As the year draws to a close, it would appear that 2015 has been a year dominated by the F word. Feminism, that is. Thanks to social media, the resurgence of feminist discourse has gone global, with online platforms allowing an international community of women to share their ideas with each other, and the rest of the world. Down Under, 2015 has seen the birth of The Ladies Network, a new art collective offering both online and real life opportunities for Australian women to showcase their creativity. Via bi-monthly exhibitions, Instagram and their website, The Ladies Network is surfing this new wave of feminism with its own uniquely antipodean twist. Here So It Goes meets its founder, Lara Vrkic, to discuss Australia’s bespoke brand of Girl Power.
What motivated you to start the Ladies Network?
It started as a way to collaborate on something with a group of my close friends. We were all creative and into art but would never put our stuff in a show or approach anyone about it.
We decided to get about 30 girls together so that it wasn't super intimidating, and have a party! After the first exhibition I got so many emails from people asking how they could be involved. It made me realise just how necessary this was as a platform for female artists.
How does it operate?
We're all about growing organically - we get most of our ideas from artists and people who come to the exhibitions. People are like "do this!" and we're like "Yeah! We can totally do that!"
Normally we include about 25 women, but at the last exhibition we had 42 women due to the overwhelming response after the first two shows. There's no special criteria, it's whoever wants to be involved, which means there is a really broad range of both media and subject matter.
Why do you feel that there is a particular resurgence of feminism in art at the moment? Is there a link to the digital age?
I think that the previous conversation about feminism has been largely negative and there's been a really great resurgence of positive groups of women collaborating in Sydney. It's really motivating women to get involved and do more things. I think the reason we are having such a great response is because The Ladies Network offers a really positive way of looking at feminism.
Instagram has been our primary communication platform and way of getting attention. The comments allow people to share positivity with each other in response to work. It's also a great way of sharing your work without it being so daunting.
The Ladies Network appears to be a very supportive platform based around the idea of friendship and female unity - do you think that this differs from the competitive nature of women in other industries?
I think that in creative industries there is less of a need to compete when women feel confident and can showcase their work. With The Ladies Network everything has been so positive; I always had this idea that women were really competitive but the response to it has totally changed my mind.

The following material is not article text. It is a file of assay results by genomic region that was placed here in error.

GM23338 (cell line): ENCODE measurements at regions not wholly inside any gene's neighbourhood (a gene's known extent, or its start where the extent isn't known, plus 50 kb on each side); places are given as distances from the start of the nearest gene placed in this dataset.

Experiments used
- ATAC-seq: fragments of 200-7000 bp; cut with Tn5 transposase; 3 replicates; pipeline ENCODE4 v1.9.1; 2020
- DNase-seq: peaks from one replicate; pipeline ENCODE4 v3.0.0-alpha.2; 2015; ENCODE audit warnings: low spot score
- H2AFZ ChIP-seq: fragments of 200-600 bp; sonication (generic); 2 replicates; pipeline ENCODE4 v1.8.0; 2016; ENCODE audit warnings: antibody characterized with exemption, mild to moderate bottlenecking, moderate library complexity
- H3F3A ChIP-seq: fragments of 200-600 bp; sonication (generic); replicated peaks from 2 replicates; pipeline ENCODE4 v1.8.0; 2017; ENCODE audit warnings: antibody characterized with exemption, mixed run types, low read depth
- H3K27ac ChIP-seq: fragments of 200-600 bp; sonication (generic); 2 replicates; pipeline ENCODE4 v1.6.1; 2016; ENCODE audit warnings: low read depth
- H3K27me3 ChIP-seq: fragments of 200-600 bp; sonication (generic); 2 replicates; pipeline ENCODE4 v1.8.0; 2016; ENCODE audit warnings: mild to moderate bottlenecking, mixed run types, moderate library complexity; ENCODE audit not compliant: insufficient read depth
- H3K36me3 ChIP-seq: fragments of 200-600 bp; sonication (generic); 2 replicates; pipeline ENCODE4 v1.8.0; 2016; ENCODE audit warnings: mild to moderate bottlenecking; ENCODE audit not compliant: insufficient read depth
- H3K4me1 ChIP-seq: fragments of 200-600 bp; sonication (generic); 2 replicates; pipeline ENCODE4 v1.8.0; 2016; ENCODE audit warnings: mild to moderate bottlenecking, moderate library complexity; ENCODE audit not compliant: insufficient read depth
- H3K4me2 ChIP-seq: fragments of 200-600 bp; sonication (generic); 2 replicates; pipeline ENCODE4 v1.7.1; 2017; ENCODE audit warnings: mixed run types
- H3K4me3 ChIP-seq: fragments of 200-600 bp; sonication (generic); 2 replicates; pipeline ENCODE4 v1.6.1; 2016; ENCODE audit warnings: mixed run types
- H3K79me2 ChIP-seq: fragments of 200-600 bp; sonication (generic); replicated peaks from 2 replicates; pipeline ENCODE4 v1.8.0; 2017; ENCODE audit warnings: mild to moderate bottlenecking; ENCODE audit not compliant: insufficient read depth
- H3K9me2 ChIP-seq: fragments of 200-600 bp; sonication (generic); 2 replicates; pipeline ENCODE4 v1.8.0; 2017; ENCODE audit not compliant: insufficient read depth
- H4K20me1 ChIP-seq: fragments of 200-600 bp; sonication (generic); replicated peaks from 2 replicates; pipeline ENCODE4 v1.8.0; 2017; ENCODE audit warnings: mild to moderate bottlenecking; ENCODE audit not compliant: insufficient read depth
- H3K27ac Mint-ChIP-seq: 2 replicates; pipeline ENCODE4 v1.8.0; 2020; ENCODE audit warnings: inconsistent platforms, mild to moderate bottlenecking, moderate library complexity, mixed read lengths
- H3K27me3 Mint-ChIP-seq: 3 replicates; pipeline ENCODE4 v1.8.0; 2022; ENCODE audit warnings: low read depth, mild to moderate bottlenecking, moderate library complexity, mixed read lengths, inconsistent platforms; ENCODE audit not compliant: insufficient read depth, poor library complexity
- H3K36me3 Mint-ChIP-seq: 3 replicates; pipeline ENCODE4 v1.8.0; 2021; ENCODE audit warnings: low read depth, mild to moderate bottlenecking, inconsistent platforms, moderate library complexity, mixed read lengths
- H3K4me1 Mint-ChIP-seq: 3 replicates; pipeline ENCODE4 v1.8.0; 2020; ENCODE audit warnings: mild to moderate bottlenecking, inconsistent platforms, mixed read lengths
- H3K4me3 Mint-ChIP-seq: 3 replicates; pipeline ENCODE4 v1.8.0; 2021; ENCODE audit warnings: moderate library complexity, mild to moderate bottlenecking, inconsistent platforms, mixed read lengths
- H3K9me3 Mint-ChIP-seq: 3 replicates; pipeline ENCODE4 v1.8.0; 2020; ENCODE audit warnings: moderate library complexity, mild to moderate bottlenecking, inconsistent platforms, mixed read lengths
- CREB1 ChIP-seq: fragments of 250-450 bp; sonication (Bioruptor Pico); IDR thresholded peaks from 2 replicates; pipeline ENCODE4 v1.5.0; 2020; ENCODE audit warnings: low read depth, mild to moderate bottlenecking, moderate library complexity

What do you find are the main themes that preoccupy contemporary Australian women?
When people come to the exhibitions they think the themes are all going to be themes of sexuality and the male gaze - but the art we exhibit is so far from those expectations. In Sydney in particular we focus a lot on the Australian landscape and the outdoors and there are lots of our artists that have visited themes of indigenous Australia in terms of patterns, colour and media. Holly Greenwood, an artist from our most recent exhibition did her work on tree bark. It's nice to see artists using Australia as an influence, as so much of fashion and music is influenced by overseas creatives.
What do you feel are the main issues affecting creative women today?
The industry is so saturated with men, so it can be hard to find opportunities to get involved. We were in the process of booking bands for a gig that we have coming up and we were having trouble thinking of bands that weren't dominated by guys.
We sometimes get messages from quite established male artists who want to be involved, so it's cool that we are changing that pattern in some way. We want to break the cycle and it seems to be happening!
How would you feel about having a man come on board as part of your team?
I sort of regret not including a guy from the start - I think it's really important that guys are involved, as long as it still remains a project to showcase female artists. It's just a tricky balance!
For example, a lot of event photographers in Sydney are guys, but our whole aim is trying to get girls into those positions, but in doing that you do exclude guys. Our project is more about making women the focus, rather than focusing on the exclusion of men.
Are there any featured "Ladies" whose work you particularly like or feel have a particularly significant message for contemporary women?
I have become obsessed with the Melbourne-based artist Esther Olsson. I also really like the work of Noni Cragg - she has an aboriginal background but she paints contemporary women in an indigenous style.
Plans for the future?
In 2016 we're also going to try and build an agency for female creatives - a place where they can sell their work online, offer art consultancy. We've got a massive first birthday planned for May where we are hoping to take over a couple of different spaces and make a street festival.
It's all a progression - we'll take over an art gallery, then a suburb, then a state, and then the takeover will be international!!
Words by Georgia Graham
Portraits by Manuela Leigh